You can see why I was so affected immediately upon focusing your eyes on the picture. It’s from south Sudan in 1993. The little girl, along with hundreds of others just like her, was crawling her way along in an attempt to get to a feeding centre. Collapsing in exhaustion on the ground, a vulture that had been swooping overhead landed nearby in a gruesome vigil. No one knows what ever happened to the little girl.
I had just purchased a computer and this was perhaps one of the first images I ever saw on the Internet. It rocked me back on my heels. I had to sit down on a chair as I put my head in my hands, trying to shake the image from my mind. There was no point – it has become a permanent part of my mental landscape.
It would be another five years before Jane and I journeyed to south Sudan, but it was partly motivated by this picture of the child and the vulture. It propelled me to a kind of lifelong commitment to alleviate such suffering. This image of the child wasn’t just worth a thousand words; it was worth changing the course of my life – something for which I will be forever grateful.
This is what our humanity does to us. Sure, we refine it, educate it, expand it where we can, and protect it when we are vulnerable. We actually get so proficient at this in the West that we can often submerge it. People who die here fade away in hospitals. We don’t see vultures propped on electrical wires. Starvation? Well we have food banks for that, right? We journey to vacation spots in the sun, remaining cloistered away from the harder realities of what the indigenous populations face. Often we become a people successful at dressing up our humanity by attending posh fundraisers and networking around charity.
And then something like this image pops up on our screen and all that refinement just can’t hold our emotion. This is the kind of life over two billion people live – destitute poverty. Thanks to modern technology, it occasionally confronts us and we are left to figure out a proper response. It is our deeper, primal humanity reminding us that civilizing influences can never take away our ability to care at some submerged level.
Sometimes when I’m in Sudan, I wonder if I ever passed that child along the way. Was she one of the children we freed from slavery, helped in a refugee camp, or built a school for? Perhaps she knew one of our kids. Maybe she perished moments after the photo was taken.
This much we do know: the photographer himself died only a few months after taking the picture that was to win him the Pulitzer Prize. His name was Kevin Carter, a young South African, and according to a friend, for days after he took the photo, he “sat under a tree and cried and chain-smoked and couldn’t distance himself from the horror of what he saw.” There it is again – humanity – reaching in, pulling at the deepest parts of us, prompting insecurity and remarkable compassion at the same time.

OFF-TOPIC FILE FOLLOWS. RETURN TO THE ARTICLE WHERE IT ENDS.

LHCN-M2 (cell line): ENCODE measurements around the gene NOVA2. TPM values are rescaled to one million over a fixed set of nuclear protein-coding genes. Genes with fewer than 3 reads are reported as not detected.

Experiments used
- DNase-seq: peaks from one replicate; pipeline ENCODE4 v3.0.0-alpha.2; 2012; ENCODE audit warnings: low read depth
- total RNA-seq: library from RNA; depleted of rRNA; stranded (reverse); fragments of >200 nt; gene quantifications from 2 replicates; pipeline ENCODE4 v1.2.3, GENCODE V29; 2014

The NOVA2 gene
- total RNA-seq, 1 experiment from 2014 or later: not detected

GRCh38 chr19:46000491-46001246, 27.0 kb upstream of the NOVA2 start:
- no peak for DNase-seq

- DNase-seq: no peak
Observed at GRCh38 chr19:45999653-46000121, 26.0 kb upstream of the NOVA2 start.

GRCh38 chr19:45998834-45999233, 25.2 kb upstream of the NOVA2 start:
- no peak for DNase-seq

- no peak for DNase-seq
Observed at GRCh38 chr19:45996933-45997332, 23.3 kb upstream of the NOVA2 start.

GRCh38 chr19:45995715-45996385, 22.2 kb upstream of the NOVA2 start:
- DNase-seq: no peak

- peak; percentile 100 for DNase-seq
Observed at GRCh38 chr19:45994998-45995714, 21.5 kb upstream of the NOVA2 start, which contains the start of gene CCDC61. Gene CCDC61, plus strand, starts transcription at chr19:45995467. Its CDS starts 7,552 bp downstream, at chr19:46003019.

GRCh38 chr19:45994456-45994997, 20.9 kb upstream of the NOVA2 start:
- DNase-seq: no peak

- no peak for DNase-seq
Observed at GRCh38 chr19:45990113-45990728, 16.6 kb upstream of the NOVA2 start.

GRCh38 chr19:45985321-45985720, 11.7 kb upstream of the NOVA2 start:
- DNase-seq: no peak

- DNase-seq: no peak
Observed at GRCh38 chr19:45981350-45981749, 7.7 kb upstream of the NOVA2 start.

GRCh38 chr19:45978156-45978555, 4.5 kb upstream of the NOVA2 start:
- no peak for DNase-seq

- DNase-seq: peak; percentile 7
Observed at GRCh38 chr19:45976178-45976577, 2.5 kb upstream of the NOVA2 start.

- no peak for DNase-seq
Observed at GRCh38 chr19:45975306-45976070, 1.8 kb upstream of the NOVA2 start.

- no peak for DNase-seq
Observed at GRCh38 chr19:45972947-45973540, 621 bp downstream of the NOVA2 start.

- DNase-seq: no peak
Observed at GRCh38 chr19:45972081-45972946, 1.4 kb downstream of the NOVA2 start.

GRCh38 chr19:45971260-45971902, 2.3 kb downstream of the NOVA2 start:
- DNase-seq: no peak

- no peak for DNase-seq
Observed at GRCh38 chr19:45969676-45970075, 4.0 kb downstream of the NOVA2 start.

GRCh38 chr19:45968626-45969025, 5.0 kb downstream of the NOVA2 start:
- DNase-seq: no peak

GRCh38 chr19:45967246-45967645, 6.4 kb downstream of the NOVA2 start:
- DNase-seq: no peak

A few months later Carter committed suicide – a young man in his awarded prime whose humanity had been tested to the limit. Controversy still swirls around his photograph. Apparently he waved the vulture away after the photo was taken, but didn’t tarry to see if the child lived. He was there on assignment and lots of kids were dying around him, attempting to reach the centre.
Following the publication of this photo in the New York Times, the paper was flooded with calls – thousands of them – asking if the child lived or not. People wanted to help – where could they send money to assist that young life?
This is what we do so well – give. But why does it ultimately take such graphic tragedy to get us involved? We have become so used to hearing of Africa’s struggles, and our personal lives are so hectic, and we are busy helping domestic charities close by, and surely we can’t help everybody, and … well, you understand. Children like this one die in similar circumstances every day, and we won’t change that by just responding to one life. It will take commitment and understanding – an ability to really get outside of our own circumstances and see the world as it really is and not just the way we created it in our own image. If people like me had acted a lot sooner, perhaps the Sudanese mother of our children wouldn’t have had to bolt for freedom from slavery with her children, only to be killed in a raid with them watching. The real solutions to such stories don’t come with adopting kids from Sudan, but from dedicated efforts to ensure that slavery doesn’t happen and that the mother has a fighting chance to bring up her own children in her own world.
It is time we stretched ourselves. My posts on humanitarianism don’t get nearly the readership as those discussing politics or community in Canada. Sometimes our confining world views limit our potential. It is time we permitted our deeper humanity to embrace the broader realities and make our world, and not just where we live, a better and more human place.